I’ve Torn My Rotator Cuff–Do I Need Surgery, Or Can Physical Therapy Help?

rotator cuffThe shoulder joint is one of two ball and socket joints in the body (the other being the hip), making it one of the most mobile joints.  However, possessing significant mobility comes with inherent instability, making it very prone to injury.  Over time, this mobility can lead to injuries of the shoulder, including rotator cuff tears which, unfortunately, are fairly common.  Statistics show that rotator cuff surgeries are performed on between 75,000 and 250,000 individuals per year in the United States, even with several studies indicating high failure rates.  While there are numerous factors associated with these failure rates, Physical Therapy has been advocated as a first line of defense by many to avoid surgery.

SO PHYSICAL THERAPY CAN HELP, EVEN WITH A TEAR?
A research study was performed by the MOON Shoulder Group (a group of prestigious orthopedic surgeons and research personnel from around the US) and published in the Journal of Shoulder and Elbow Surgery

rotator http://www.ncbi.nlm.nih.gov/pubmed/23540577, looking at the effectiveness of Physical Therapy in treating rotator cuff tears.  This study followed over 400 patients that had rotator cuff tears and were currently receiving Physical Therapy to see if Physical Therapy alone could help these individuals reduce pain and return to normal function.  These findings showed that after 6 weeks of Physical Therapy, only 9% of these individuals had opted to undergo rotator cuff repair surgery.  At 12 weeks, only 15% opted for rotator cuff repair surgery.  Over the entire course of the study, only 26% of individuals opted for rotator cuff repair surgery due to their symptoms and function.

In other words, 74% of these individuals with rotator cuff tears were able to avoid surgery and resume normal function without significant limitations.  Of special interest was the fact that, if an individual did opt for rotator cuff repair surgery, it was most likely within the first 12 weeks.  If individuals did not have surgery after 12 weeks of Physical Therapy they were most likely able to avoid surgery at a later date.  This research study followed these 400 individuals for 2 years, which again meant that 3/4 of these people were able to carry on with their normal, everyday function and did not need surgery down the road.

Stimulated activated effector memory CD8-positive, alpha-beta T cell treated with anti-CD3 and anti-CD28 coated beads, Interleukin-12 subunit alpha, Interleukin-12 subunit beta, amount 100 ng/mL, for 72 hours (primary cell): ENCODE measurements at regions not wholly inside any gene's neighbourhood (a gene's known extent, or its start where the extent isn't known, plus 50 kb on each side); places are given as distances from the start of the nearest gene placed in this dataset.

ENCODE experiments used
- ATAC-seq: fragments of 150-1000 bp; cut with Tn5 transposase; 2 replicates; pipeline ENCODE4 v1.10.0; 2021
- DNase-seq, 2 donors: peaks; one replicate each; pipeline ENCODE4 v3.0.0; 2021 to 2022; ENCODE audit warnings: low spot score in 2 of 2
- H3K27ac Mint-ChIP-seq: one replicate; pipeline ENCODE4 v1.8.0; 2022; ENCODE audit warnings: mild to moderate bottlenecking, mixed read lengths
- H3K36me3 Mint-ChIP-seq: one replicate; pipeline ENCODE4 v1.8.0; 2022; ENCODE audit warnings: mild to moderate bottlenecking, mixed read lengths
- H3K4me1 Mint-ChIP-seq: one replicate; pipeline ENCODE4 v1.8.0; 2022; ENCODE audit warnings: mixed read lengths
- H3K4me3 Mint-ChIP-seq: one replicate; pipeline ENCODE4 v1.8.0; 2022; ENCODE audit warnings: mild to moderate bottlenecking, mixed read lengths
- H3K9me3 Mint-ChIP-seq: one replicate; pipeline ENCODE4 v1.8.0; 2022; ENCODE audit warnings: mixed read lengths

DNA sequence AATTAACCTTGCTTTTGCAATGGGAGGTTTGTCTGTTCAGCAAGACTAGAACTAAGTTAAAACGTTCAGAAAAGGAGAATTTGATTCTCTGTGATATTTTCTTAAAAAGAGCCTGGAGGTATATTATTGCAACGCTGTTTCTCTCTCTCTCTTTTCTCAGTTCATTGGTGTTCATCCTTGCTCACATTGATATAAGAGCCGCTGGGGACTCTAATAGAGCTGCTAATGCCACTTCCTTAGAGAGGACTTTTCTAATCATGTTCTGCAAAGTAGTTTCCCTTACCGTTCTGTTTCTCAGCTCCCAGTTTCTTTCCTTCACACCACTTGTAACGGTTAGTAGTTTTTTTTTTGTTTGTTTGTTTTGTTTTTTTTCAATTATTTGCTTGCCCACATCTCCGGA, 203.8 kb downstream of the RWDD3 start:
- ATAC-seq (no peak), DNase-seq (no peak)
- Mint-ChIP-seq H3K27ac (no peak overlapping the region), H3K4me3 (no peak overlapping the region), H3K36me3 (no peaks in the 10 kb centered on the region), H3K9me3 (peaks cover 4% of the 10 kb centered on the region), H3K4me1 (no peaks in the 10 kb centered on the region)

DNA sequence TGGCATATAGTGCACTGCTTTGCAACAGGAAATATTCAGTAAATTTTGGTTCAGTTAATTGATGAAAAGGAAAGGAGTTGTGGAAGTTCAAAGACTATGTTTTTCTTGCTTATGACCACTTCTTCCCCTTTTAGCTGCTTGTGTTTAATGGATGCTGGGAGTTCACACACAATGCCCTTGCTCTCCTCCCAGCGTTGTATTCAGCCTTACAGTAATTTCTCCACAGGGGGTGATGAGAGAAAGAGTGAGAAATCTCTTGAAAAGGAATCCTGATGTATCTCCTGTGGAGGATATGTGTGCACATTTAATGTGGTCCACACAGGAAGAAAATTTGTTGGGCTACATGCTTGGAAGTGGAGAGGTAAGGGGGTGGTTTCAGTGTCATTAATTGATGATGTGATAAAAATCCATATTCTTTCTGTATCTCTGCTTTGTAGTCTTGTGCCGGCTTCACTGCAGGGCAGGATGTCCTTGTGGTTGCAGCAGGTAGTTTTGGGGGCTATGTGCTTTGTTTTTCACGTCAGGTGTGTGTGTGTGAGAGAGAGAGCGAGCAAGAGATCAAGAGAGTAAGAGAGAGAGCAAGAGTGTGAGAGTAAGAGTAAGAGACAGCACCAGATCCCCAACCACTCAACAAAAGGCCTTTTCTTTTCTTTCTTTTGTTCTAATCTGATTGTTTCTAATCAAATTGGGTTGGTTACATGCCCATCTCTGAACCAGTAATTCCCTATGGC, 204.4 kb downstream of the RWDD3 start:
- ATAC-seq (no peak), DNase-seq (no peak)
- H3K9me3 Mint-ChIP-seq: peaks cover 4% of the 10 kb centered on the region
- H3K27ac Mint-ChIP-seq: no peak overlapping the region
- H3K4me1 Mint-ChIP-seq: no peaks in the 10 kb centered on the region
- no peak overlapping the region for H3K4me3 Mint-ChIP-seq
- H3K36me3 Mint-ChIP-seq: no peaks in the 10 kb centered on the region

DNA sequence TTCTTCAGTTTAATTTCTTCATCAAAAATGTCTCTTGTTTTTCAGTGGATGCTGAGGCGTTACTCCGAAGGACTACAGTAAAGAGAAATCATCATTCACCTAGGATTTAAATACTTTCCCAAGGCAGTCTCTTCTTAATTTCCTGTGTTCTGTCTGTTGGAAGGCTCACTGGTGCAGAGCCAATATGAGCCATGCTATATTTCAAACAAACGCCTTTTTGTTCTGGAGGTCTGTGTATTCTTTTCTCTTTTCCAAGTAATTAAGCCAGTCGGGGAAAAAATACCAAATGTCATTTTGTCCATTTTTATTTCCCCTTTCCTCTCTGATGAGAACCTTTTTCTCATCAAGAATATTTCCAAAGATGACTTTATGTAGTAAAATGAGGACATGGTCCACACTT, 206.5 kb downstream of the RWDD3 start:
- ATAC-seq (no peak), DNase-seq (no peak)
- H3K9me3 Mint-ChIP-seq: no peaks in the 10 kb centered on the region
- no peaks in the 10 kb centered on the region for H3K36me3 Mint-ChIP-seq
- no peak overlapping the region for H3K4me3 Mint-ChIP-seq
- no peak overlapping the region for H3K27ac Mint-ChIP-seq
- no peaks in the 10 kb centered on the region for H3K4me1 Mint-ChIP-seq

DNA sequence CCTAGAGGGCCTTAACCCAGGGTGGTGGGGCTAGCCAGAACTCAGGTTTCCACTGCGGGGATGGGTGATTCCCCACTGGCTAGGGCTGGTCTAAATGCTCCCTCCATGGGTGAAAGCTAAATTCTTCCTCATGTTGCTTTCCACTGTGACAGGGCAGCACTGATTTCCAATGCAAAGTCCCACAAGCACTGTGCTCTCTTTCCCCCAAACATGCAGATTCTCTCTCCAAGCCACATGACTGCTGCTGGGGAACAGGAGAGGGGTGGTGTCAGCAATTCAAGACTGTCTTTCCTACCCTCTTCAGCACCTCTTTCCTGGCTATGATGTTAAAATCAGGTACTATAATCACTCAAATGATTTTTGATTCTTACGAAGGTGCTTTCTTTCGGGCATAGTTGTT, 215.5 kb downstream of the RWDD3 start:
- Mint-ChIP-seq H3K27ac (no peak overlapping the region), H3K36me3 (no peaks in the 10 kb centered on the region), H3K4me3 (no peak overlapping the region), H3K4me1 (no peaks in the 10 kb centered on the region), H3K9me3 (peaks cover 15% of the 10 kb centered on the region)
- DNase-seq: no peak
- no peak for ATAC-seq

shoulder painAnother recent research study again looked at the effectiveness of Physical Therapy in individuals with rotator cuff tears that did not undergo surgery.  This study, also published in the Journal of Shoulder and Elbow Surgery http://www.ncbi.nlm.nih.gov/pubmed/22265764 followed subjects for, get this, 13 years!  Their findings?…90% of these individuals had no or only slight pain in their shoulder.  WOW!!  Those are numbers I can live with!!  And just imagine the cost savings…It has been reported that surgery often exceeds the costs on non-operative treatment (the cost for surgery–about $15,000.  The cost for non-operative treatment–about $1800).  See: http://www.ncbi.nlm.nih.gov/pubmed/24257656.  Holy smokes!!  That’s an enormous difference that Physical Therapy can make, #1 in avoiding surgery, and #2 in saving the individual pain, time, and money (and not even considering the stress placed on your family!).

painSo, YES, a comprehensive, properly designed Physical Therapy program, which must include emphasis on enhancing range of motion, addressing muscle imbalances, and restoring dynamic stability of the shoulder joint, CAN absolutely help many individuals with rotator cuff tears avoid rotator cuff repair surgery.

If you or someone you know thinks that their shoulder pain is possibly due to a rotator cuff issue, don’t wait to take action.  Call my office at once at (302)691-9055 or visit my website at www.wildermanpt.com to schedule your FREE 30-minute consultation to see how Physical Therapy can help you.  Don’t delay–schedule now!

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